For more about visiting India during all seasons of this year, research the best time to visit India here.
Getting to Pondicherry:
I flew into Chennai and caught a bus to Pondicherry which is the most common way to arrive. Check buses on 12Go Asia.
Things to do in Pondicherry
Aside from just chilling out and seeing a different side to India, get stuck into these things to do in Pondicherry…
Visit Cafe des Arts
More than just a cafe, this sunny yellow building takes up the whole corner of Surcouf Street and Suffren Street. It’s usually packed with weekend guests snapping photos for social media.
It’s a cute place for lunch and brunch, as well as one of the most iconic sights of pretty
Read next: the best cafes in Pondicherry
Sri Aurobindo Ashram
Over 90 years old, this ashram is named after a well-known Indian philosopher and yogi, Sri Aurobindo.
If you don’t know already, an ashram is a spiritual house for Hindus. O
Today, around 2,000 locals use Sri Aurobindo Ashram to pray and meditate. Visiting is one of the most popular things to do in Pondicherry. It’s free and, although I wasn’t allowed to take photos inside, I can promise it’s very pretty and peaceful.
Take 30 minutes to relax and let all that fast-paced travel stress go.
Wander White Town (especially Rue Surcuof)
White Town is the area close to the sea, once known as the French Quarter. This is the area that French colonialists would have lived and socialised. While they’re no more, the area has remained as charming as I imagine it once was.
Cobbled streets, sunny yellow buildings and old-fashioned lampposts give it a very European feel, while charming cafes and restaurants serve a mix of South Indian and French-influenced food. For this alone, I’m going to say Pondicherry is one of a kind!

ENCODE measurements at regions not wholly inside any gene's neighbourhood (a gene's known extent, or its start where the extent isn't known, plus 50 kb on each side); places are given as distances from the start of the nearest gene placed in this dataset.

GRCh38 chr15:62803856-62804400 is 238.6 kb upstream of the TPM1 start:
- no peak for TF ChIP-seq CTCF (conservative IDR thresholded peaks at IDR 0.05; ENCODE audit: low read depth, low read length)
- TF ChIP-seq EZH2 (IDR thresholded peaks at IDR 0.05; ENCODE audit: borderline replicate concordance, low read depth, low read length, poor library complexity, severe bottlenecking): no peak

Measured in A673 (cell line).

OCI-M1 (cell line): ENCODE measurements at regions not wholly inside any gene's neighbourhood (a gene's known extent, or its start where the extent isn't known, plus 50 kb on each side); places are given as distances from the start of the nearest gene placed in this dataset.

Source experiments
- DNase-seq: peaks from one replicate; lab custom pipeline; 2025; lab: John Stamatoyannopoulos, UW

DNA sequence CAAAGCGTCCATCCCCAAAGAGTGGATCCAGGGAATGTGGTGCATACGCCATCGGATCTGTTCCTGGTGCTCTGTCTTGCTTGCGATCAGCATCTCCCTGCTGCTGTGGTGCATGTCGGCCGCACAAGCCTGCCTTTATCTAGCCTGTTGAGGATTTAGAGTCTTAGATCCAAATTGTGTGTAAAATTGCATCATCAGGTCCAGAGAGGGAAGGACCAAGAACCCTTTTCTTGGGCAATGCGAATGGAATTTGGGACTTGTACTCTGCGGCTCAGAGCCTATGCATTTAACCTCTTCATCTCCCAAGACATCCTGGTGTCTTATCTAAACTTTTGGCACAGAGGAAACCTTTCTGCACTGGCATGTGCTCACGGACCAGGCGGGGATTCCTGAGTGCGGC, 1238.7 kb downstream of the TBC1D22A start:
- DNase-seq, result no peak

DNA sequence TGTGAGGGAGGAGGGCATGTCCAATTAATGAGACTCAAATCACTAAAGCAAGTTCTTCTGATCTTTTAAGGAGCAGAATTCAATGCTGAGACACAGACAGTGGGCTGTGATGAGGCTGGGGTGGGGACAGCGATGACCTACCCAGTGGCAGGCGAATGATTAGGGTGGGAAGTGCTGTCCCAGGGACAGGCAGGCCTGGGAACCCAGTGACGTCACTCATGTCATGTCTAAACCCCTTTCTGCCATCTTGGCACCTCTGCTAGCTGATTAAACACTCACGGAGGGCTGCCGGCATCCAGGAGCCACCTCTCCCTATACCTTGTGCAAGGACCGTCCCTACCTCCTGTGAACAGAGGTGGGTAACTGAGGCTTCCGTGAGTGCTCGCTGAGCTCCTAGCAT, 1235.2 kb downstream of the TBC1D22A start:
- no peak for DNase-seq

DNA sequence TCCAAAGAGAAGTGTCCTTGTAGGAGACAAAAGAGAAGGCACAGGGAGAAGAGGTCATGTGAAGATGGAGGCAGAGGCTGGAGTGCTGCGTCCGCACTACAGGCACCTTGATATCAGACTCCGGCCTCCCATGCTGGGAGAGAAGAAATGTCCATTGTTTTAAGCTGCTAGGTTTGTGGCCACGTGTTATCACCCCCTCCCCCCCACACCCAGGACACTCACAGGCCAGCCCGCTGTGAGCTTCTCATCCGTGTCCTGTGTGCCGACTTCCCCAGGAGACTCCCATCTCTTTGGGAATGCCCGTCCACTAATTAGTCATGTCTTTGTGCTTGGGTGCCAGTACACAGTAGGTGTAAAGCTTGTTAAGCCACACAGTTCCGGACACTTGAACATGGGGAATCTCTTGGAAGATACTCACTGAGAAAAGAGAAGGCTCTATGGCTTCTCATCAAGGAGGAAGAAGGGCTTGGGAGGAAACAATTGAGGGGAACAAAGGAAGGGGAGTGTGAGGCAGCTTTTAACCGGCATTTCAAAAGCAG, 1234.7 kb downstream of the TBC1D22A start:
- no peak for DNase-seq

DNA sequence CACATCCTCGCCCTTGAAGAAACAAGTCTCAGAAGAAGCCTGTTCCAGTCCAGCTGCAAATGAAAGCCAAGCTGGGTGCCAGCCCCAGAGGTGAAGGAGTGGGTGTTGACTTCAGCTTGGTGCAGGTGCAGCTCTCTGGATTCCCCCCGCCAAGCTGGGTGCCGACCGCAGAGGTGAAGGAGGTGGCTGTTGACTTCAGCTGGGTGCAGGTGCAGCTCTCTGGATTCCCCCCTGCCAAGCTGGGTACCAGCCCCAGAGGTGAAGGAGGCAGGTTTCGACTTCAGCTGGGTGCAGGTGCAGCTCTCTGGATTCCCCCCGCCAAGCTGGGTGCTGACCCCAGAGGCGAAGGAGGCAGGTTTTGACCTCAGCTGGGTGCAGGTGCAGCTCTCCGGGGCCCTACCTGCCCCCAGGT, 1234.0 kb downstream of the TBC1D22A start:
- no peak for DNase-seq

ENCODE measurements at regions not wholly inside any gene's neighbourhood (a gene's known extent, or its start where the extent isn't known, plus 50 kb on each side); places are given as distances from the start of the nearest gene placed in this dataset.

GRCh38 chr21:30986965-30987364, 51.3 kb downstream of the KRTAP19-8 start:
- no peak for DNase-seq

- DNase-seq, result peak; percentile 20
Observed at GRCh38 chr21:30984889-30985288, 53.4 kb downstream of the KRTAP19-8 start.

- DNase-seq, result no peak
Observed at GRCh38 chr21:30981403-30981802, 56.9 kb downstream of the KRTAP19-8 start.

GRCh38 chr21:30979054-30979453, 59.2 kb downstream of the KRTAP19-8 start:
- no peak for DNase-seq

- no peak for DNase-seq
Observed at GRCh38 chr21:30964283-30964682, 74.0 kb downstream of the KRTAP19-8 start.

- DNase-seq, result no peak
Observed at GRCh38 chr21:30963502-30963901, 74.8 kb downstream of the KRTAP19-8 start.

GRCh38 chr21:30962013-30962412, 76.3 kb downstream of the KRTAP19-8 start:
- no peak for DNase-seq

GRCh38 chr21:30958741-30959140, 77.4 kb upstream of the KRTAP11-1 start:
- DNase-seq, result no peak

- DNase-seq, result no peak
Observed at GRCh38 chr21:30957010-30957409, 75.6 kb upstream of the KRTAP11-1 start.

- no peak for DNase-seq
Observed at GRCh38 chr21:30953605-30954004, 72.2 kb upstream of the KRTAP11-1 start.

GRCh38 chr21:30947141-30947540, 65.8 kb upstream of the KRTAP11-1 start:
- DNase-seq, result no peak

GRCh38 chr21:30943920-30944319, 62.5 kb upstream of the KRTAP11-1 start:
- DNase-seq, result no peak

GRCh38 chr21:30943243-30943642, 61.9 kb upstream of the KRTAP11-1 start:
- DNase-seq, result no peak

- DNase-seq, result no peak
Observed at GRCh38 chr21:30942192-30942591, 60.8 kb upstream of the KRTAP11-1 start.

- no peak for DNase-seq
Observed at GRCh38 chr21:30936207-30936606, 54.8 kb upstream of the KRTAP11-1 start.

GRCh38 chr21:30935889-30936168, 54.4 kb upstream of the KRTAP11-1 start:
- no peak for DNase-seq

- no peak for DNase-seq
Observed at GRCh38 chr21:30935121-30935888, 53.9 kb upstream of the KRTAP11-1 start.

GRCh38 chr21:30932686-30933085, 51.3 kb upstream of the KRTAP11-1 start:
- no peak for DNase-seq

Sample local food & chai
I don’t want to paint Pondicherry as a totally idyllic French village because, while there’s a lot of that, it’s definitely still India – in the best way!
After a few days of feeling like I was back in Europe, I was seeking out chai stands and more affordable local food as much as possible.
Since no Pondicherry tourist guide would be complete without food and drink, I’d recommend you prop yourse
They’re incredibly skilled at what they do, pouring hot tea from great heights in the process of frothing the milk.
The guy I watched was so charming. He was obviously proud of his work and, seeing my camera, encouraged me to take as many photos as possible, all while acting nonchalant like he had no idea. When another customer leaned across me, he was agitated, telling him to stop blocking my view.
I had to smile!
Chai will set you back about 10 rupees, and the street food won’t cost much more.
This yoghurt dish from KBS Coffee scattered with pomegranate and mint was so refreshing in the heat. This hawker stand has lots of traditional South Indian dishes to try for pennies. You can take away or perch at a makeshift table.